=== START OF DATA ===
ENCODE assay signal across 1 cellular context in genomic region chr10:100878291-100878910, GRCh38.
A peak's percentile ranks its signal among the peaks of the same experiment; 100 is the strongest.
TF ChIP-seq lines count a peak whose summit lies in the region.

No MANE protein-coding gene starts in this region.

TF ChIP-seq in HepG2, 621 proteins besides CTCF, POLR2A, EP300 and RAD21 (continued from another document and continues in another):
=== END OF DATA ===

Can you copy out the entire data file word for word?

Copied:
ENCODE assay signal across 1 cellular context in genomic region chr10:100878291-100878910, GRCh38.
A peak's percentile ranks its signal among the peaks of the same experiment; 100 is the strongest.
TF ChIP-seq lines count a peak whose summit lies in the region.

No MANE protein-coding gene starts in this region.

TF ChIP-seq in HepG2, 621 proteins besides CTCF, POLR2A, EP300 and RAD21 (continued from another document and continues in another):